The gift of family time

Survey results reveal positive outcomes from pandemic

An image of a mother and father cuddling with their son on the couch.

Image: wera Rodsawang/Getty Images

Image: wera Rodsawang/Getty Images

COVID-19 restrictions have impacted everyday lives, including those of our children. But one positive that has emerged from the lockdown has been the increase in quality family time.

Over the past two months, UQ has collected data from more than 700 individuals and families within Australia and around the world in order to understand the social and economic impacts of COVID-19.

Through the COVID-19 social impact survey, researchers at UQ's Institute for Social Science Research have been able to study how family life has evolved and changed since the outbreak of the virus.

Lead researcher Dr Sally Staton said findings identified some important life lessons, including the value of family time.

“Parents were asked about the losses and gains experienced by their children during the period of isolation,” Dr Staton said.    

“While children learning from home missed their friends, found learning at home challenging and concentrating more difficult, there were significant gains in both the quantity and quality of family time."

“Free from the demand of school routines and stressful work life, children were reported to experience personal growth, increased independence, and a development of hobbies and interests.

“They also learnt resilience and adaptation to change, as well as an increased opportunity for expressing their creativity.”

The majority of survey participants (60 per cent) were working for pay at the time of the initial survey and, with 75 per cent of school-aged children learning at home during the lockdown, Dr Staton said it was a challenging time for all.

An image of a father playing soccer with his three children.

Image: Robert Kneschke/EyeEm/Getty Images

Image: Robert Kneschke/EyeEm/Getty Images

“Some parents were feeling overwhelmed while juggling work and home-schooling, but the survey responses showed the positives that emerged from this experience,” she said.

“Children enjoyed spending more time with their families and siblings – playing games, exercising, cooking, and doing craft together.”

One respondent said lockdown had increased her child’s willingness to participate in more family time.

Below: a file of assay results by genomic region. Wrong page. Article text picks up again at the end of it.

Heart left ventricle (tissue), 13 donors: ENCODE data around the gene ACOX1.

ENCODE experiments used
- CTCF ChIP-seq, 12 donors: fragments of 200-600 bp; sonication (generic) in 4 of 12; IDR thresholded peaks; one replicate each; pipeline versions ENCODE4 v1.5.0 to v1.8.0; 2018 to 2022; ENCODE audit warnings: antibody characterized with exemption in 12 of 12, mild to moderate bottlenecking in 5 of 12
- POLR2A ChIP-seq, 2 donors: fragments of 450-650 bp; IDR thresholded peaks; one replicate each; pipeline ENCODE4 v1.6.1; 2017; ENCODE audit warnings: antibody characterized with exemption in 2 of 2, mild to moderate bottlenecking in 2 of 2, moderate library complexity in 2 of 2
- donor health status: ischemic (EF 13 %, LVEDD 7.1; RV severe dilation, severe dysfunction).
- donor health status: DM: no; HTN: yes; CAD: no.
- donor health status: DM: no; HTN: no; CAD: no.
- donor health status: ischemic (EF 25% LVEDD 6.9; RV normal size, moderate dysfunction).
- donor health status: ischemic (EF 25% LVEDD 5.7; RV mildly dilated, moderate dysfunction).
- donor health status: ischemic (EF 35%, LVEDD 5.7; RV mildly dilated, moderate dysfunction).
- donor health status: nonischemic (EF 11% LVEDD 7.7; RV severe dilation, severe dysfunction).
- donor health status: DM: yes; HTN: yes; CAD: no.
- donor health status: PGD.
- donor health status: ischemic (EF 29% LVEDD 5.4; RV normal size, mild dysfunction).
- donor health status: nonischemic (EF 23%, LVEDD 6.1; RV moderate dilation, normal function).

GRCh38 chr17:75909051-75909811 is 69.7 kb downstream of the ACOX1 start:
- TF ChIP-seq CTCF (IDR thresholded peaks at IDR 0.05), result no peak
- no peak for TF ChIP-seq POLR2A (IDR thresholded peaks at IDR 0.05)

“Our daughter is ready to be involved with anything we do, she is so much more present because usually she'd be out with her friends,” she said.

In addition, local neighbourhoods may have become closer thanks to the COVID-19 lockdown restrictions put in place.

An image of neighbourhood children playing together after school.

Neighbourhood children playing together after school. Image: miljko/Getty Images

Neighbourhood children playing together after school. Image: miljko/Getty Images

Findings indicated some children had developed stronger connections with their neighbours as the pandemic impacted their regular social connections through school.

“Our daughter has spent almost every day playing with a new friend across the street, which has been great,” a survey respondent said.

Children have also used this opportunity to stay connected and develop friendships through an increased use of online platforms.

The freedom from the stress of everyday life was also flagged as a positive for both parents and children.

“Respondents indicated there was less stress having to get up and get to school on time and be ready for after-school activities,” Dr Staton said.

Despite the positive outcomes, Dr Staton said the findings identified some challenges.

“It may prove difficult to maintain the gains that families experienced as children return to the classroom and their extra-curricular activities, parents return to their workplaces, and life resumes its usual pace,” she said.

To access the details on the full survey and for an opportunity to participate in the ongoing tracking of the effects of COVID-19, visit the Institute for Social Science Research website.